Grim stories about the Ebola pandemic are steadily disappearing from news headlines as fewer new infections are reported and the death toll continues to decline in the worst afflicted countries. However, the fight against Ebola is far from over, as a recent US State Department video warns.
In fact, the disease still poses a major health and security threat to Guinea, Liberia, and Sierra Leone. Thus, in spite of the significant gains of the last few months, this is definitely not the time for complacency. In this regard, the “fire” metaphor used by ONE Campaign is a timely one:
Many have described Ebola as a fire; if we get complacent and leave any embers behind, the blaze could easily and quickly reignite. So until we get to zero across the entire region, we shouldn’t rest or consider our job done. And until the job is done, we must redouble our efforts to keep this issue front of mind for politicians, donors, and the media.
One of the groups fighting against complacency in the battle against Ebola is “Artists With One Voice” (AWOV), a US-based collective of musicians from Cameroon, Liberia, Senegal, and the United States who are raising awareness about the disease through music.
“Artists With One Voice” is the brainchild of Cameroon-born Peter Ngu Tayong, a former Outreach and Media Affairs Advisor at the United Nations Integrated Peace building Office in Sierra Leone (UNIPSIL). According to Tayong, the idea to use music for social causes has its origins in his time as the UN’s main communications man in post-war Sierra Leone during which he realized the power of music as a tool for social consciousness, social engagement and national reconciliation. As he points out in a recent VOA interview:
We have to start giving voice to artists… we have to empower artists to use their voices positively. This is the only way you start a movement. We can have a billion songs on Ebola, it doesn’t matter as long as we eradicate Ebola. It is a win-win; the more the merrier.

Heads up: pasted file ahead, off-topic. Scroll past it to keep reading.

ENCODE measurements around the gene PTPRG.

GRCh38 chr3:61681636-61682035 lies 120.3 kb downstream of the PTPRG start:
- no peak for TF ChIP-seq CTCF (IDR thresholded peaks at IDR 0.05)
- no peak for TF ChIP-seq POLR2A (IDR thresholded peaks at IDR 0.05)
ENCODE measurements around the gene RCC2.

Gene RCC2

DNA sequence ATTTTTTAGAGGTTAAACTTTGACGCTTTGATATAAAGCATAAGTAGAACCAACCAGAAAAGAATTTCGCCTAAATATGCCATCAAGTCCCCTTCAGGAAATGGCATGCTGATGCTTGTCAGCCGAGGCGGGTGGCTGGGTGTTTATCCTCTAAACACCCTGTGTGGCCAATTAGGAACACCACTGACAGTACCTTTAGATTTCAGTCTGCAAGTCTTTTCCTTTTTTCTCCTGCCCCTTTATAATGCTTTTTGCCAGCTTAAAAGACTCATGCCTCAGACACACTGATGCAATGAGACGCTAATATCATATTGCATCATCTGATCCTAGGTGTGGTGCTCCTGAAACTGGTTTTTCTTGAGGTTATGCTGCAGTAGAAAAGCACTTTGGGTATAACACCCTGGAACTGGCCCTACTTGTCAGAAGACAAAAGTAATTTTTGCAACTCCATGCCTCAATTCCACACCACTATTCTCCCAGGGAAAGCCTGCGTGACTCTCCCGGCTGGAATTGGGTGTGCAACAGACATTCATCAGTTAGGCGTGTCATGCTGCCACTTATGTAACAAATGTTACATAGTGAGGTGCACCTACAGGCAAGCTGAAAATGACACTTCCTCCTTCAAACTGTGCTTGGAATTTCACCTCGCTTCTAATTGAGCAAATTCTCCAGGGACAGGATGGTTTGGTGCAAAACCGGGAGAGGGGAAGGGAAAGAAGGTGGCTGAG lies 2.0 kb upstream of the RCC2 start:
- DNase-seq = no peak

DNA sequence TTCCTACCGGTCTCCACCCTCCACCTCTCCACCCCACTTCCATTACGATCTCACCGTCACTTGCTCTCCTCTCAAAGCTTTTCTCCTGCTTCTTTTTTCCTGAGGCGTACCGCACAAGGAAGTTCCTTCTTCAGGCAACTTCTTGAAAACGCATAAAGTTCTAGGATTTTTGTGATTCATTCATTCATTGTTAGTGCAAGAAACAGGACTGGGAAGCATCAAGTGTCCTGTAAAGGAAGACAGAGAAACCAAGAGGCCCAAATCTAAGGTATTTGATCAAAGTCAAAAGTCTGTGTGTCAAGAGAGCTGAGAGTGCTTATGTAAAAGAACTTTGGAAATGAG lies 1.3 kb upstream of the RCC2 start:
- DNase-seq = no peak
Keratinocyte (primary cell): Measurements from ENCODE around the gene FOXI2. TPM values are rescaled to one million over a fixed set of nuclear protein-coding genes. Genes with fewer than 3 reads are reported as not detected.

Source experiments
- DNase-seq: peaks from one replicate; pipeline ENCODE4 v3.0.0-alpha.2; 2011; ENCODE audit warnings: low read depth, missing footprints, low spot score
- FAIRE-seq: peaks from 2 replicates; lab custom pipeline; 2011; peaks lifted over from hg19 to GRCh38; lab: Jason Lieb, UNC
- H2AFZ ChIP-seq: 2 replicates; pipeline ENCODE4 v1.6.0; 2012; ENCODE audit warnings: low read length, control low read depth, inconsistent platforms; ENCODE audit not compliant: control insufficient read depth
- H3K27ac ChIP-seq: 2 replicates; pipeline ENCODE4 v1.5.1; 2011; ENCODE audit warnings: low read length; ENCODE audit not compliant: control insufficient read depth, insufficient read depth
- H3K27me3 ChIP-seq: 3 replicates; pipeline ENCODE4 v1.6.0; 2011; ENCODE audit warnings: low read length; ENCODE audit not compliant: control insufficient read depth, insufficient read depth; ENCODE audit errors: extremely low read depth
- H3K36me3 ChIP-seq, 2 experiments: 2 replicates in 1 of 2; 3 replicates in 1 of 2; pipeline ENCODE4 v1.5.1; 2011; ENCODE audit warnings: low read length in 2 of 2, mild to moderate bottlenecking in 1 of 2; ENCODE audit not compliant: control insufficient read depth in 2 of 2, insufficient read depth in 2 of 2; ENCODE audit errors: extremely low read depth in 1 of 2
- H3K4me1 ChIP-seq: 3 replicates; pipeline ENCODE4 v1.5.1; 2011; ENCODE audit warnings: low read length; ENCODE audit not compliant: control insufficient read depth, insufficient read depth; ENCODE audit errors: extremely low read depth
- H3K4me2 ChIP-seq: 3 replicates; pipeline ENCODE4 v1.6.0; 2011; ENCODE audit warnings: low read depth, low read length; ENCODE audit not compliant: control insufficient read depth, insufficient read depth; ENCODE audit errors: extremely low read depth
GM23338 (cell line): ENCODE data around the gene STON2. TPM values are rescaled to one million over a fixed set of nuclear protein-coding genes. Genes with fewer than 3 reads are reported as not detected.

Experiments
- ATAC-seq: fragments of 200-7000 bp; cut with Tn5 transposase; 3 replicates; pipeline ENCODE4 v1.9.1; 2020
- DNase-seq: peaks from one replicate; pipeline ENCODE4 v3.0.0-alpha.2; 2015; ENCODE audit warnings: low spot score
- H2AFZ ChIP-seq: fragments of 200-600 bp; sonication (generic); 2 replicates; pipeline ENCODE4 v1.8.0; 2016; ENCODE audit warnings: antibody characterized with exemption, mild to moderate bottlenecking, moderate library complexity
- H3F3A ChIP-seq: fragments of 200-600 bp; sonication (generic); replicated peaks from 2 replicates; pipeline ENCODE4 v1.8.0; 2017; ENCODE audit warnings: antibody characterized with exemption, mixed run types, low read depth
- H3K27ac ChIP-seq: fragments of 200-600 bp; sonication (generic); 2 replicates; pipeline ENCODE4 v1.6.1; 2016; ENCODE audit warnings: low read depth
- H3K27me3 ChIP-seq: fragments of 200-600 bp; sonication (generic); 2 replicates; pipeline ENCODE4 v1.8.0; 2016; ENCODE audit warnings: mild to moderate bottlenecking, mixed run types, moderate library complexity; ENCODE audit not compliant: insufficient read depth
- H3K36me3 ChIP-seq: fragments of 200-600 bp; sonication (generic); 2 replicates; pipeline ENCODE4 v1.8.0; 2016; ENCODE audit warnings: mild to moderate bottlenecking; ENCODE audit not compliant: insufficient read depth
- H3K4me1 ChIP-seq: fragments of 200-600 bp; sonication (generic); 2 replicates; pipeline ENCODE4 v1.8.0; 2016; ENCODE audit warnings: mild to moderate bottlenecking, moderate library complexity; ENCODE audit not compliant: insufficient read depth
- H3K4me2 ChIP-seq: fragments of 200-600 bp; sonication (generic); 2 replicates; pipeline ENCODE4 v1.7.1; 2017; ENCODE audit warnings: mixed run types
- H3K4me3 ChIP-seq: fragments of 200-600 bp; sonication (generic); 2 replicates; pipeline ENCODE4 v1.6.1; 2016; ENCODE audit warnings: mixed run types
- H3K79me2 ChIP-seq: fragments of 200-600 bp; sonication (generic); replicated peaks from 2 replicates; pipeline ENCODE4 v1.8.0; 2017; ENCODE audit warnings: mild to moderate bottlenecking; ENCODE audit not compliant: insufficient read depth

The group is made up of nine artists:
“Artists with one voice” is made up of Johnny Wisdom, Vicky Fornah, Lady Felicia and Dennis Foray Aka MDG from Sierra Leone; Brent Woodall from United States; Sidikie Jabatie from Guinea; Khalil Gueye from Senegal; Lily Meka from Cameroon; and Brekalia from Liberia. The group was founded by Peter Ngu Tayong from Cameroon.
In December 2014, AWOV released its first single titled “Ebola We Can Overcome,” which has become the de facto Ebola anthem in activist circles in the United States.
Since the release of the song, AWOV has performed across the United States in a variety of settings. Some of the group’s notable performances include the 2015 Martin Luther King Builder and Patron Awards at the University of Maryland where they were one of the honorees; the Institute of Human Virology where they were the guests of famed AIDS researcher Dr. Robert Gallo, and at the United Nations General Assembly Hall for the “Stop Ebola and Build for the Future” concert (AWOV’s performance begins at 1:25:17).
So what next for the group?
Peter Tayong told this author in a telephone interview that AWOV will continue to focus on Ebola awareness until the disease is completely eradicated from West Africa. In the meantime, AWOV has been incorporated as a not-for-profit organization in the United States and intends to use its platform to draw attention, through music, to the myriad of issues facing Africa – AIDS, access to clean water, education, gender inequality, poverty, etc.
So AWOV’s battle against Ebola complacency continues unabated; the group’s next major performance will be at the Annual Spring Meetings of the World Bank Group and International Monetary Fund taking place in Washington, DC on April 17-19, 2015.
Interested in learning more about AWOV’s anti-Ebola crusade? Check out their Facebook page.